Feds to the rescue
House Bill 3 will make sweeping changes in how students, campuses, and districts are measured, all predicated upon the new target of "postsecondary readiness." Education Austin President Louis Malfaro called it "a mixed bag." There were classroom victories, such as restricting testing preparation to a maximum of 10% of instructional time. Similarly, he breathed a sigh of relief for Pearce Middle School, which will benefit from a provision allowing schools facing mandatory repurposing to remain open for an extra year. But he remains unimpressed by what he called the "cosmetic changes" to school accountability. "It's a big disappointment that we still have a system that is built around punishing schools," he said.
On the finance side, HB 3646 adds extra funding of at least $120 per student, which will pump about $12 million extra into the Austin Independent School District's coffers (admittedly, that's all being paid for by one-time federal stimulus cash). Half of that cash will go to pay increases, meaning AISD's teachers, nurses, counselors, and speech language therapists should see a $970 raise next year; Malfaro said he'll push for the rest to go to support staff. Lawmakers also made a continuing commitment to strategic compensation, maintaining funding for District Awards for Teaching Excellence at current levels. Yet when the Lege gives with one hand, it takes with the other – as Texas Educator Excellence Grants disappeared. However, it's worth noting that in a memo to district trustees, Christy Rome, AISD director of intergovernmental relations, wrote, "[our experience] had not shown them to be effective."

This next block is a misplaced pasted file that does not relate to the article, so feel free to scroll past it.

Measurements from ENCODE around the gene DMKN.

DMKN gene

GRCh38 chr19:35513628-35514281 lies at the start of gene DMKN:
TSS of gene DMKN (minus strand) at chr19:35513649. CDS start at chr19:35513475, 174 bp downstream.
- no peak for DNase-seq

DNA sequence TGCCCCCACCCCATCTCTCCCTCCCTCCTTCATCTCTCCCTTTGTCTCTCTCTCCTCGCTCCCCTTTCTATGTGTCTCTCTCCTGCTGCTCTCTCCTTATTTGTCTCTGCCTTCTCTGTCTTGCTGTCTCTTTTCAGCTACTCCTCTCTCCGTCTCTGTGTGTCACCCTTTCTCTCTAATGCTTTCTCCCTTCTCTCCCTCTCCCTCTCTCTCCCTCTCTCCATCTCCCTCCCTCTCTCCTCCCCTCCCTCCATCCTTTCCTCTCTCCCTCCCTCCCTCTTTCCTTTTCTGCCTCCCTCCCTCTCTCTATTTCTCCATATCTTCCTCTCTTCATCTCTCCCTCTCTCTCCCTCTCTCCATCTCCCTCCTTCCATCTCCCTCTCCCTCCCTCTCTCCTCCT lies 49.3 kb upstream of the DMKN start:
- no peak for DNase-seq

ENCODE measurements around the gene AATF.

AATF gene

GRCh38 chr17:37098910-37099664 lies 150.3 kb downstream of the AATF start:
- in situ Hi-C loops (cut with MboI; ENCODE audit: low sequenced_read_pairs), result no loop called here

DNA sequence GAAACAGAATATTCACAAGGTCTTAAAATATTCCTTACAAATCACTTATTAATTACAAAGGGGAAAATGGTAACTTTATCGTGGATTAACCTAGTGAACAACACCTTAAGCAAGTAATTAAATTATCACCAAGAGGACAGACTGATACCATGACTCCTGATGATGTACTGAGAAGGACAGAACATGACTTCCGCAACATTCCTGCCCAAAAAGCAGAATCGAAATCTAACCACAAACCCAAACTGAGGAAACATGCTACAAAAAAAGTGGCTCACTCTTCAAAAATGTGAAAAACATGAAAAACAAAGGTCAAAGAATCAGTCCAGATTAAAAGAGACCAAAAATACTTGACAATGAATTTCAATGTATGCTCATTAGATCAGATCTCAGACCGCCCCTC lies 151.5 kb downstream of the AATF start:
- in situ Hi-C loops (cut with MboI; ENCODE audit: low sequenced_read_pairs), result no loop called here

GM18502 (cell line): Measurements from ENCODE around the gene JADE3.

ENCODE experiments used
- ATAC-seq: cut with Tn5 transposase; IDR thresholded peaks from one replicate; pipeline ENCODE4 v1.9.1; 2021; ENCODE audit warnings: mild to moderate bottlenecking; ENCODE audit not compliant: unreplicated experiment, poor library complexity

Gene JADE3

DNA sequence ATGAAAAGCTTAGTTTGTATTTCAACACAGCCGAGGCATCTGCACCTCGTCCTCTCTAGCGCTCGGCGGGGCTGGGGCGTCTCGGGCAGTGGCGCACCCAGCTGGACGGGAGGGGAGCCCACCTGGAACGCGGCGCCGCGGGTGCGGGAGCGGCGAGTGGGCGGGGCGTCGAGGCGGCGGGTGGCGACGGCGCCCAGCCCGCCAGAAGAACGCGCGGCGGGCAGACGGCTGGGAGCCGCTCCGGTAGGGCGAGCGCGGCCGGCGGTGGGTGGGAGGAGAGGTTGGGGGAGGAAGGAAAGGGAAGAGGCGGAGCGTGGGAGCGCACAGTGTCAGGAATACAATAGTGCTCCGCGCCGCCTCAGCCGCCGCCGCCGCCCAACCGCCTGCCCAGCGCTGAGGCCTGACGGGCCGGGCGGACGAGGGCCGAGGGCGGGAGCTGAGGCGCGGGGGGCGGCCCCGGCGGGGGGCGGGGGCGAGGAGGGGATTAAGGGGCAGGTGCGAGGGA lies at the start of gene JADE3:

Now AISD is waiting to see what bills the governor's veto pen will delete, and two seem likely victims. HB 130 would put $25 million statewide toward full-day prekindergarten provision, and HB 4294 would free districts' hands when choosing between print and electronic textbooks. Both bills seem at risk; the district will wait until the June 21 veto deadline for the final word.